By Sean Marshall
Football season is in full swing but like all aspects of life sickle cell has affected it. Now in the last days of sickle cell awareness month the mainstream sports media has finally become aware
One story that has pooped up in the media involves was the condition of Baker Mayfield of Oklahoma University's football team. According to The Norman Transcript, a news organization that handles news coverage for Oklahoma's university and the Norman region, Baker Mayfield cannot play this season.
This does not at first appear to be big news a player not being able to play football, happens all the time, what is unique to the situation. The situation is unique because according to The Norman Transcript is that Mayfield has sickle cell anemia.
However Mayfield has played before has "started seven games for Texas Tech last season as a walk-on, transferred to OU in January without being granted a release by the Red Raiders." Which begs the question if he was good enough as a stand in when there was no other choice why is his illness an issue now.
It was even explained that "Mayfield has argued through his attorney, Jim Darnell, that since he was a walk-on, typical transfer rules should not apply." But unfortunately The NCAA specified it the 2014-15 transfer manual that it makes no distinction between scholarship recipients and walk-ons in such a case.
The article did outline other individuals who suffer from sickle cell disease and play college football. These examples were West Virginia: Defensive end Charles Tapper was helped off the field late in the West Virginia. OU coach Bob Stoops said Tapper did not suffer an injury.
His coach did explain that "Charles has a sickle-cell trait and at certain levels of exhaustion, that's dangerous. He's taught through our medical team that if he gets in that situation, no pun intended, he has to tap out." As of this point it is still uncertain if Mayfield will play.
This is very interesting because another article with similar situation was written this week as well. In direct relation to the last news story another article this week also focused on Charles Tapper. The piece of football came from newsok.com. The article highlighted many of what Mayfield is going through however Charles Tapper of the Oklahoma juniors has been able to play football despite his sickle cell anemia.
The article went into depth about how Tapper left the Sooners’ 45-33 win at West Virginia last weekend in the fourth quarter because of exhaustion brought on by his sickle cell trait.
The reason why there is so much commotion is because California defensive end Ted Agu died in February during a training run, and it was reportedly because of complications from sickle cell trait. This has a lot of officials second guessing players with sickle cell disease.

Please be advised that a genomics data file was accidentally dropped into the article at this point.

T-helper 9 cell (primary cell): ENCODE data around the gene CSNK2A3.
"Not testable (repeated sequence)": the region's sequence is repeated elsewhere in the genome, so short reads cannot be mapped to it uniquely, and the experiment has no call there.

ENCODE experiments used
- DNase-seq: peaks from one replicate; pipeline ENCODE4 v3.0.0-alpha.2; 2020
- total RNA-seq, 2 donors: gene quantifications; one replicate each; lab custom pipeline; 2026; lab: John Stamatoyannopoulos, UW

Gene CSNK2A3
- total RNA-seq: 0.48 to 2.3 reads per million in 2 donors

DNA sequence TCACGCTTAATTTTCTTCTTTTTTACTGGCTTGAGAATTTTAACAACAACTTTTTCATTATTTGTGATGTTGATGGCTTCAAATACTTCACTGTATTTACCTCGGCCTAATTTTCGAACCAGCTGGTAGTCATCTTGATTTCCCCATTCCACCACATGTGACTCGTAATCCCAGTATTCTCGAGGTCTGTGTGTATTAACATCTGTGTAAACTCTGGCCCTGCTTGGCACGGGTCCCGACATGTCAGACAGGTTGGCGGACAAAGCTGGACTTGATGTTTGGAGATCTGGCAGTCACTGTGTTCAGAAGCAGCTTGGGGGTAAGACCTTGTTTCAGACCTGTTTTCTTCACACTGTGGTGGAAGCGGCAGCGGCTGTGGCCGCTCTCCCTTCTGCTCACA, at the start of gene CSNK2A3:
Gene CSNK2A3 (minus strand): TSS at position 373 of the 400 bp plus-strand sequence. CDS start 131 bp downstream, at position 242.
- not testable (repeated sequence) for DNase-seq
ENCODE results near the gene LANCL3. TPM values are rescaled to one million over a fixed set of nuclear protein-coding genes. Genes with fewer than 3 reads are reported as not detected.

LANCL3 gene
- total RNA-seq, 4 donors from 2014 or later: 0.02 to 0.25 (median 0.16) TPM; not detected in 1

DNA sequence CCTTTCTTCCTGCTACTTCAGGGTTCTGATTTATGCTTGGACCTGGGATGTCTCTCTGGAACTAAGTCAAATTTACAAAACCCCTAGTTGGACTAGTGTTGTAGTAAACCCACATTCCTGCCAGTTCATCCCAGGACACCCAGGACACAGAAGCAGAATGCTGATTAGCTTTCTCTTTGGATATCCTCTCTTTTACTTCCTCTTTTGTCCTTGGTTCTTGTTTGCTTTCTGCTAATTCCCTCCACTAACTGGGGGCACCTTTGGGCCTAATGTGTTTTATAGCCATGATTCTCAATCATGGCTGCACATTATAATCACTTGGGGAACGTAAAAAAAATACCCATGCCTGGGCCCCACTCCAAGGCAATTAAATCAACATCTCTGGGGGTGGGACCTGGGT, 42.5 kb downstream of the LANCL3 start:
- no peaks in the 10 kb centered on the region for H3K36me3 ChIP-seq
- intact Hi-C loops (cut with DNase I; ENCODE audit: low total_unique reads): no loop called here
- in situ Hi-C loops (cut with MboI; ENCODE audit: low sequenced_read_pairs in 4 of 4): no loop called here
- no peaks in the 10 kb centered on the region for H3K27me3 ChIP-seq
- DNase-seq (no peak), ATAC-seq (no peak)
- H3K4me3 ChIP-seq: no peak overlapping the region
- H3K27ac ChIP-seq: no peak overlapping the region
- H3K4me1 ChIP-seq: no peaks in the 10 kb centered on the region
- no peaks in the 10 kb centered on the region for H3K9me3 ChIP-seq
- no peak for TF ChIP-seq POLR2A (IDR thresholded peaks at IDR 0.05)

The good news is that Tapper has had a solid season and will continue to play his stats this season include "a recorded nine tackles and one sack so far through four 2014 games."
This does beg the question why Tapper gets to play despite having to "ask out of the game, as the exhaustion reached levels where he had to be careful." Yet players like Mayfield don’t even get the option.
If you would like to read more about the two stories and compare them find it here Mayfield’s here: http://www.normantranscript.com/sports/article_a45ba542-42cc-11e4-8035-df2cf2490456.html
And Tapper's here: http://newsok.com/bob-stoops-de-charles-tapper-has-sickle-cell-trait-which-caused-exhaustion/article/5344459
Either way it’s a good thing sickle cell is getting as much attention despite the circumstances.
Other football articles talking sickle cell this week includes an article from a Redskins blog explaining how Washington Redskins' safety Ryan Clark was wearing red cleats with white lettering pointing out the staggering sickle cell statistics in order to raise awareness about the disease.
The blog explained that "these cleats will have sickle cell facts, the sickle cell symbol and Cure League." This is Ryan Clark's foundation dedicated to raising money for sickle cell disease reach, clinical care and increased awareness
The article also mentioned that in 2007 "Clark experienced severe discomfort, later finding out that he has sickle cell trait."
This past Friday after the game the cleats were auctioned off on CureLeague.org, with all proceeds going to sickle cell research. The 14-year veteran also made a $25,000 donation.
If you would like to learn more go to the link: http://blog.redskins.com/2014/09/24/ryan-clark-to-wear-red-cleats-to-promote-sickle-cell-awareness/
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